Pong: The AI Update
- Download LÖVE.
- Read and understand all of the Pong source code from the last track lesson.
- Implement a basic AI for either Player 1 or 2 (or both!).
Download this project’s distribution code.
It’s Game Time
Your first assignment in this track will be a fairly easy one, since the dive into game programming can be deep enough as it is without having to implement an entire code base from scratch! Instead, we’ll take the Pong example we covered and extend it in a small but fun way by giving one of the paddles (or perhaps both!) logic for playing the game so that you don’t always need a buddy to play the game with you!
Of course, the code won’t run if you don’t have the LÖVE framework installed, so we’ll have to tackle that in addition to grabbing the code; choose the version for your system here:
For further information on how to actually run games, please visit the following page:
Additionally, if you’re new to the Lua programming language (what LÖVE expects you to write in order to work), check out the following online reference manual:
Once the code and LÖVE have been downloaded and installed, the actual change you’ll be making to the code base is small, but it will require you to understand what many of the pieces do, so be sure to watch each of the track’s lessons and read through the code so you have a firm understanding of how it works before diving in! In particular, take note of how paddle movement works, reading both the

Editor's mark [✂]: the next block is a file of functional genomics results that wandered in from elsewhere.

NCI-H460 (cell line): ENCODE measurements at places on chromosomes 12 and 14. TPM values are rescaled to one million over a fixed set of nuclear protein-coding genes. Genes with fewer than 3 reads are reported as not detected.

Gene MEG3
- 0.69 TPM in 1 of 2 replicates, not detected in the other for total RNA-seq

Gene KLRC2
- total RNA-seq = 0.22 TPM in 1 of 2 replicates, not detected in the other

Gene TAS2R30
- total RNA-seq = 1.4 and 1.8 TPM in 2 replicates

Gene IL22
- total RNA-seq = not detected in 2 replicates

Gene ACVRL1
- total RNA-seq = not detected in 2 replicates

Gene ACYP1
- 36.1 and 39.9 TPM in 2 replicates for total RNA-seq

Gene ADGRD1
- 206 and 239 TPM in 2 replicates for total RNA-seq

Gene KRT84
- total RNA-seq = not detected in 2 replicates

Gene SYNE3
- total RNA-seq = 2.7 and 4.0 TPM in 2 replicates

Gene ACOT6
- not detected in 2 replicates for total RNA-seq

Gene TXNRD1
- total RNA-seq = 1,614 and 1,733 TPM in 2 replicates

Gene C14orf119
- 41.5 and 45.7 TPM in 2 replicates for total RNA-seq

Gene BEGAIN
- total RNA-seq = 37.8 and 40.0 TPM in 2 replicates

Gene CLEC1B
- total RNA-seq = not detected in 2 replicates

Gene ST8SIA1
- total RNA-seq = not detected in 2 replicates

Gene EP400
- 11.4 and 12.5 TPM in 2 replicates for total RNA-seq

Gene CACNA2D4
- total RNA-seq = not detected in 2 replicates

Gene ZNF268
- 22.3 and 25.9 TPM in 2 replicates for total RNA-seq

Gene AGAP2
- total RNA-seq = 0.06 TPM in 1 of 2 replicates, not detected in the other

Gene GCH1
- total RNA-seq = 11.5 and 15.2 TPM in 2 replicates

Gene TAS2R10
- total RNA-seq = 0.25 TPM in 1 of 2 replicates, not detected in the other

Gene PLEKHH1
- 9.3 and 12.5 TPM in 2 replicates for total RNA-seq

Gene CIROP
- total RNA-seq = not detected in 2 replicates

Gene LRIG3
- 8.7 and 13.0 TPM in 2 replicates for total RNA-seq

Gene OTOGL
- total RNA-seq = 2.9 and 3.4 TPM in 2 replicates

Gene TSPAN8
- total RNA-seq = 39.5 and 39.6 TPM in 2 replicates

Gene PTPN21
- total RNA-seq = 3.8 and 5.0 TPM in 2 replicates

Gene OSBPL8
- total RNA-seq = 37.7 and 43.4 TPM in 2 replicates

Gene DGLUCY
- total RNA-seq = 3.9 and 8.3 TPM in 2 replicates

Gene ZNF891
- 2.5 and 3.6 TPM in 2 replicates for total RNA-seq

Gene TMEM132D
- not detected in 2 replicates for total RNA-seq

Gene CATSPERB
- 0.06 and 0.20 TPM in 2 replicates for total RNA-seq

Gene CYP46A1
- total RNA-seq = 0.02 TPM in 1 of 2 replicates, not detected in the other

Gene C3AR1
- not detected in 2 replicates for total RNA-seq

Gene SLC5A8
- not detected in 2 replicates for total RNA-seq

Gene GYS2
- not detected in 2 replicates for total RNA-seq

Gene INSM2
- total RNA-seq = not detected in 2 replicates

Paddle class as well as the code in
main.lua that actually drives the movement, located in the
update function (currently done using keyboard input for each). If our agent’s goal is just to deflect the ball back toward the player, what needs to drive its movement?
- Implement an AI-controlled paddle (either the left or the right will do) such that it will try to deflect the ball at all times. Since the paddle can move on only one axis (the Y axis), you will need to determine how to keep the paddle moving in relation to the ball. Currently, each paddle has its own chunk of code where input is detected by the keyboard; this feels like an excellent place to put the code we need! Once either the left or right paddle (or both, if desired) try to deflect the paddle on their own, you’ve done it!
How to Submit
To submit your code with
submit50, you may either: (1) upload your code to CS50 IDE and run
submit50 from inside of your IDE, or (2) install
submit50 on your own computer by running
pip3 install submit50 (assuming you have Python 3 installed).
Execute the below, logging in with your GitHub username and password when prompted. For security, you’ll see asterisks (
*) instead of the actual characters in your password.